Well, it wasn't. I got the mixture to 240F, I beat the heck out of it, poured it into its tin, left it to set and when I came back, well, it hadn't. It was more set than the first version but again it was behaving more like molten lava than sandstone. Cursing somewhat, (OK, quite a lot), I tipped the lava back in the pan and reboiled it, but this time, perhaps because it had been hotter to begin with, the mixture darkened ominously and began to catch and burn. I removed it from the heat, beat it like a mad thing and transferred it back into the tin where it sat, like that coarse rubble that the county council plug pot-holes with, before putting tarmac on top. I tasted a small piece cautiously. Was that the deep aromatic note of vanilla, underlying the sweetness, or was it er, just carbon? Sadly, I had to face the fact that it had more in common with the cinder bucket than fragrant vanilla orchids. And the texture had gone most peculiar to boot. It wasn't lava, but you couldn't cut it into pieces without it totally disintegrating. It was, in other words, a culinary disaster.
With one more tin of condensed milk in the larder, (let's hear it for hoarding!) I braced myself for a final go and this time made sure I did things rather more slowly. Tablet does not like to be hurried either at the heating stage, or the beating one, I gather.
Still the darn thing did not set properly. It came to the correct temperature; I beat it vigorously for a whole eighteen minutes until it was so thick it would barely pour our of the pan, spread it hopefully in my tin and crossed my fingers. H, home for the weekend from uni, tasted a bit and gave it the thumbs up but the texture was oozy and creamy, not sandy and crumbly. You can see in the pic below that although the knife has marked the tablet into squares, the mixture is oozing forth to fill in the gaps already.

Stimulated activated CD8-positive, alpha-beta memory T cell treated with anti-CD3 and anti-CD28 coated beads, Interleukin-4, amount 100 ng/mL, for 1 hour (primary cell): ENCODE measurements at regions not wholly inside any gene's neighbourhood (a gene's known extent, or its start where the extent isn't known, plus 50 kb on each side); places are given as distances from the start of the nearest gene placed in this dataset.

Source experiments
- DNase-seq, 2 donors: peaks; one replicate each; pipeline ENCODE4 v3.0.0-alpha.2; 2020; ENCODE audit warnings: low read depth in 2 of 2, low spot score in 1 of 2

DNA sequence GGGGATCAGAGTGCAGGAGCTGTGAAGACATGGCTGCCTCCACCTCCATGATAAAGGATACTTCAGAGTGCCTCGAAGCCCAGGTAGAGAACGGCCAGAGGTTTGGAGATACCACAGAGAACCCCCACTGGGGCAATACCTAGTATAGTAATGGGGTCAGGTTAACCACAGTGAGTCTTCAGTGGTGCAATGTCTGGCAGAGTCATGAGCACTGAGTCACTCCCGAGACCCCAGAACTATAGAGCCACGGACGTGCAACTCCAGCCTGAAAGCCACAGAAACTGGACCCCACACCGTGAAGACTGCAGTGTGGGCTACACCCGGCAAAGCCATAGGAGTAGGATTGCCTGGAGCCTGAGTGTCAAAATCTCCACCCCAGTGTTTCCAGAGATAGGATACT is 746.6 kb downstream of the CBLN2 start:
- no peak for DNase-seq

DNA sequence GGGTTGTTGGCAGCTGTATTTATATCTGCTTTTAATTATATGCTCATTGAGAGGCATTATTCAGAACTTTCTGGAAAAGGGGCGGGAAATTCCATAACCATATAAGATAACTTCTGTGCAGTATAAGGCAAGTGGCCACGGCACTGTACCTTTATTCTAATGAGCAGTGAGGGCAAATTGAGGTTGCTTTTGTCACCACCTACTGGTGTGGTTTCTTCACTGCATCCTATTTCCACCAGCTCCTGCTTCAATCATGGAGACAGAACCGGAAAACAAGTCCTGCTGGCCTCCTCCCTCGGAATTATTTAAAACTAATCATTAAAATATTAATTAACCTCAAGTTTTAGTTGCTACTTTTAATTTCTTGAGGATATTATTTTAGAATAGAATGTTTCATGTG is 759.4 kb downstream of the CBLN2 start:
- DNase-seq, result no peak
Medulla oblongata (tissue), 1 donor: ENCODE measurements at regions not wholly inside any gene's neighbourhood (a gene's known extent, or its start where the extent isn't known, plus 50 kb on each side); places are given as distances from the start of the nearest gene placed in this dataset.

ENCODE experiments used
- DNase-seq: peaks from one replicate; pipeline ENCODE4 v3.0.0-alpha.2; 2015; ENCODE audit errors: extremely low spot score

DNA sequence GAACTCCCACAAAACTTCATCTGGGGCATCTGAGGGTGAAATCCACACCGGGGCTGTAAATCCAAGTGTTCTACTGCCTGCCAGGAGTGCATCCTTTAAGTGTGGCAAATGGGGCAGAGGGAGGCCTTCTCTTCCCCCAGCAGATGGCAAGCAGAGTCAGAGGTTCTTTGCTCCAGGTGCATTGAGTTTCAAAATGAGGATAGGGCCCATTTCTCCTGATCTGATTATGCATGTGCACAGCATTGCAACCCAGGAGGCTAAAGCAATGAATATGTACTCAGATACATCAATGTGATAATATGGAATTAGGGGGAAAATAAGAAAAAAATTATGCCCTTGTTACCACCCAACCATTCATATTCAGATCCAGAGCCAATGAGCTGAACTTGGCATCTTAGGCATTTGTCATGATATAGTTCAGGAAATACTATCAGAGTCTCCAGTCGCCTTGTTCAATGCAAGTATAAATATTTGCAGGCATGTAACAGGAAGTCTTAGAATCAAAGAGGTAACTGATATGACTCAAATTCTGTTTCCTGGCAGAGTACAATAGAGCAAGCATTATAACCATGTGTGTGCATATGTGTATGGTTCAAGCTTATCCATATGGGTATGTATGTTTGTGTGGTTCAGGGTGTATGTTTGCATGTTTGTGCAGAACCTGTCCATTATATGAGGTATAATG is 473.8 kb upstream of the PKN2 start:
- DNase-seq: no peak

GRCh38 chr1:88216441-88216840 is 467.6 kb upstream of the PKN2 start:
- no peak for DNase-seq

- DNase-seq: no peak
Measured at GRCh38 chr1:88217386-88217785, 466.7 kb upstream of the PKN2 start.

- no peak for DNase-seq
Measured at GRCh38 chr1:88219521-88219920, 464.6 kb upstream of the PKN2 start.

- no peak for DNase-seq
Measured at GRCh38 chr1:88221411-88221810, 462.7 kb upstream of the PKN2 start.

Finally victory was achieved by carefully warming the mixture back in a pan just until it was runny enough to whisk and then I whisked it with an electric whisk for five minutes and poured it out again. I am pleased to report that the stuff has now set as it should. You can see in the pic that now the marked out squares stay separate as they're meant to.
And are in an acceptable condition to be given away.
But I don't really understand why it didn't set the first time.
Does anyone out there have any experience of making this and any advice to give? All the recipes indicate that I am going well up to the upper end of cooking times and beating time and I am stirring as vigorously as I can with my wooden spoon. Some recipes do suggest using an electric whisk straight up for the beating but I have been nervous to deploy the electric whisk in a thick sugar mixture that's sitting at 240 F on account of risking serious burns. I may simply have to overcome that, if I'm going to make it again.
On the plus side, success, when it does come, is satisfying. If you have a sweet tooth, you will love it. Yes, of course, it's rich and too many pieces will not be good for your heart or your figure but a small piece now and again is not going to do you any harm and in fact I believe it might cheer your day as it has cheered ours collectively over a difficult couple of weeks. I think it would make the perfect small something to tuck in your pocket, twisted in a square of greaseproof paper, when you go out on a grey and wet February afternoon, for a winter's walk, or at the end of a long day, with may be a wee dram of another Scottish delicacy to go with it. But failing the whisky, I find it goes beautifully with a cup of tea.
If you are a born and bred Scottish lass, making tablet is probably instinctive but for us lesser mortals, it seems to be a bit of an arcane mystery. Any light anyone can shed on what I am doing wrong would be most gratefully received.